O'Melveny 2022 Class Notes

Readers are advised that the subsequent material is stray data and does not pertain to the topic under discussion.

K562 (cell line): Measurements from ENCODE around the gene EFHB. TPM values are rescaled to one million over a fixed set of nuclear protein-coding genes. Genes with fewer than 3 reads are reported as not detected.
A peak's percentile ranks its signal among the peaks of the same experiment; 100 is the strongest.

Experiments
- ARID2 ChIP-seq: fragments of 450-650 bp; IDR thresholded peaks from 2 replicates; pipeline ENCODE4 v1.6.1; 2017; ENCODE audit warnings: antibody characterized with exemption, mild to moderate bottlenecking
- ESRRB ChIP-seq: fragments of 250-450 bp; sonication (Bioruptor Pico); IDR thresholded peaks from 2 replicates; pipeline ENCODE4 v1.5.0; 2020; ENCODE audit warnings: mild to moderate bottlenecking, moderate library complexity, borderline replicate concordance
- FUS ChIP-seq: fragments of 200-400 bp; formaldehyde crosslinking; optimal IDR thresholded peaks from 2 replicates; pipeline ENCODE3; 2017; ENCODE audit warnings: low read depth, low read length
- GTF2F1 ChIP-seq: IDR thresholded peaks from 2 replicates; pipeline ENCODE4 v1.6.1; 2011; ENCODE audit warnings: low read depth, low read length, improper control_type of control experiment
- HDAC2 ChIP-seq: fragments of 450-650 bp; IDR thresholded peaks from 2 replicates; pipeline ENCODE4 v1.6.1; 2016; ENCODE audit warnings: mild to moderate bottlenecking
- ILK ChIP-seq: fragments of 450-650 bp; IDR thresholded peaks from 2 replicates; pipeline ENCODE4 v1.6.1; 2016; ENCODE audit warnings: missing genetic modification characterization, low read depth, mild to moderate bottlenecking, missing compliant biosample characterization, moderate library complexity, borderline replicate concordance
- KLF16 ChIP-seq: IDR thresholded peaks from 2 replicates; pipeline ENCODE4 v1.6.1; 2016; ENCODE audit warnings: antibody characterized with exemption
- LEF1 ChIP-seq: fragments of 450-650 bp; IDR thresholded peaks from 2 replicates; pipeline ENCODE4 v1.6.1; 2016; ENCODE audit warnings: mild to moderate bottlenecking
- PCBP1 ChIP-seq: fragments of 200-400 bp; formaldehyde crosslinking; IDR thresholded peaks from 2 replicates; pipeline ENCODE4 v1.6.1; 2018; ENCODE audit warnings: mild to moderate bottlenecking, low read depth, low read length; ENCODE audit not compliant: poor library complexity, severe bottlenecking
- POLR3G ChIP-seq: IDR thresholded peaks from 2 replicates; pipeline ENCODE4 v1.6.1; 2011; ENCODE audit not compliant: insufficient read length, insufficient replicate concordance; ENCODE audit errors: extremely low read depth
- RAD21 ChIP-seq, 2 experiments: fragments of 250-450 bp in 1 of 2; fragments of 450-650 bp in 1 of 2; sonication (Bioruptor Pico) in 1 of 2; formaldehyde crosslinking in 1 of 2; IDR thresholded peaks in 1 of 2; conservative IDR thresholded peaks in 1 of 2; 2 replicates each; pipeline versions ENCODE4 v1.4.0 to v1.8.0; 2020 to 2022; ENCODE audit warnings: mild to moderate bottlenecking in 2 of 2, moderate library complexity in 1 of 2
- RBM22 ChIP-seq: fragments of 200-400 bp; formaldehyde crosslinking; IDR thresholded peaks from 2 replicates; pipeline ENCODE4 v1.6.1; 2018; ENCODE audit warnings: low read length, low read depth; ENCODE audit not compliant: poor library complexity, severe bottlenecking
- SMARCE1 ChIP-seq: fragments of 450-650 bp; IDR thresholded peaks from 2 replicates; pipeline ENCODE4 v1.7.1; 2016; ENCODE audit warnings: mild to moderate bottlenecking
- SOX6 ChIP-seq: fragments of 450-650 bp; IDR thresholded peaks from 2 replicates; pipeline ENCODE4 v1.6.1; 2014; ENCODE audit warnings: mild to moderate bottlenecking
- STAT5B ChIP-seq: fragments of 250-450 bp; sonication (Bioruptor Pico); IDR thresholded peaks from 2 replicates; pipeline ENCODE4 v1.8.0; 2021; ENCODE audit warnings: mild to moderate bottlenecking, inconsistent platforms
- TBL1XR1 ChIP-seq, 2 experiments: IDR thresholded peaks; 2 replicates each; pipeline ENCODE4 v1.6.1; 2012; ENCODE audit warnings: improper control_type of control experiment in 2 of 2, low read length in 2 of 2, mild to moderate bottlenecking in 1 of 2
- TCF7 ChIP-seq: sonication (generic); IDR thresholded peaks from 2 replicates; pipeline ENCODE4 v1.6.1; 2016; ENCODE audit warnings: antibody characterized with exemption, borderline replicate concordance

32 O’Melveny & Myers LLP I omm.com In Memoriam OWEN OLPIN (CLASS OF 1958) O’Melveny retired Partner Owen Olpin passed away on December 14, 2022, at the age of 88. Reared in a small town in Utah, Owen went to law school at Columbia, where he was a Harlan Fiske Stone Scholar for all three years as well as an editor of the Law Review. Owen joined O’Melveny in 1958. Over the next several years, as Owen’s practice and reputation grew, so, too, did his family—he and his wife Jan were the proud parents of four loving children—Leslie, Scott, Andrew, and Steve. Family and O’Melveny were clearly among Owen’s leading passions. During Owen’s early work in oil and gas, he developed a longstanding relationship with the Union Pacific Railroad, working on massive projects such as the Wilmington oil fields at the Los Angeles and Long Beach Harbors. Owen’s practice later expanded to other natural resources—hard rock mining, geothermal steam, and water. He also helped clients navigate issues arising from their operation of natural resource facilities on public land. Owen became a Partner in 1966 at a time when the firm’s natural resources work was evolving to address new and complex federal and state environmental laws, a subject in which he became so deeply engaged that it inspired his interest in teaching. When the firm implemented its initial sabbatical program, he was the first to take advantage of it, leaving to teach law at the University of Texas. His one-year leave grew into a seven-year absence when Owen followed his year at Texas with six more years of teaching law at the University of Utah. In 1976, Owen returned to O’Melveny’s Real Estate and Natural Resources Department, and eventually co-chaired the firm’s new Environmental Law Practice Group. Yet, he never lost his zeal for teaching, and subsequently did stints at the Washington College of Law at American University, at UCLA School of Law and Loyola Law School in Los Angeles, and as a distinguished visitor at the University of Colorado School of Law. Of Owen’s many impressive professional accomplishments, people often cite his appointment as a Special Master by the US Supreme Court in the case of Nebraska v. Wyoming and Colorado, in which the Court fully adopted Owen’s recommendations. As outstanding a lawyer and leader as he was, Owen’s legacy may well be the way he combined his passion for the law and for mentoring others with his zest for living. Owen found joy in everything he did. That may well be the gift for which we will remember him most. As Greg Thorpe recalls, “While Owen trained us to produce excellent work, he also insisted we always make time to have fun or go on an adventure, wherever we were.” Owen’s obituary can be found here.